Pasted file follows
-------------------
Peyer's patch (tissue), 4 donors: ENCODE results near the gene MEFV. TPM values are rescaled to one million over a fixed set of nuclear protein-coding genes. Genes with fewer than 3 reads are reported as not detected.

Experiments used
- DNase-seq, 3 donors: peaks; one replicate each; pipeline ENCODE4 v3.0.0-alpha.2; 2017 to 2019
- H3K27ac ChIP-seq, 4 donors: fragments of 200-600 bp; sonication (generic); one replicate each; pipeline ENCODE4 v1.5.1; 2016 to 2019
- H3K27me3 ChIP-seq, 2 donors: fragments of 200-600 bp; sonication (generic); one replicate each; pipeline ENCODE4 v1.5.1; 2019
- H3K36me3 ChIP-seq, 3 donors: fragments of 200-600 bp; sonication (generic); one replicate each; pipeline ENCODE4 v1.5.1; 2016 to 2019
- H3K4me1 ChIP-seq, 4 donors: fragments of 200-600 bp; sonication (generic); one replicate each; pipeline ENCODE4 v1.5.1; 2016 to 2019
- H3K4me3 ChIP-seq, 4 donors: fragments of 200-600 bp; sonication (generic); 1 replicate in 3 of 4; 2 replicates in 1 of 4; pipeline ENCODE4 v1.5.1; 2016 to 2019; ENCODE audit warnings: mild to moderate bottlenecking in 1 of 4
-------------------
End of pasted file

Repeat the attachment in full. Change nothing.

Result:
Peyer's patch (tissue), 4 donors: ENCODE results near the gene MEFV. TPM values are rescaled to one million over a fixed set of nuclear protein-coding genes. Genes with fewer than 3 reads are reported as not detected.

Experiments used
- DNase-seq, 3 donors: peaks; one replicate each; pipeline ENCODE4 v3.0.0-alpha.2; 2017 to 2019
- H3K27ac ChIP-seq, 4 donors: fragments of 200-600 bp; sonication (generic); one replicate each; pipeline ENCODE4 v1.5.1; 2016 to 2019
- H3K27me3 ChIP-seq, 2 donors: fragments of 200-600 bp; sonication (generic); one replicate each; pipeline ENCODE4 v1.5.1; 2019
- H3K36me3 ChIP-seq, 3 donors: fragments of 200-600 bp; sonication (generic); one replicate each; pipeline ENCODE4 v1.5.1; 2016 to 2019
- H3K4me1 ChIP-seq, 4 donors: fragments of 200-600 bp; sonication (generic); one replicate each; pipeline ENCODE4 v1.5.1; 2016 to 2019
- H3K4me3 ChIP-seq, 4 donors: fragments of 200-600 bp; sonication (generic); 1 replicate in 3 of 4; 2 replicates in 1 of 4; pipeline ENCODE4 v1.5.1; 2016 to 2019; ENCODE audit warnings: mild to moderate bottlenecking in 1 of 4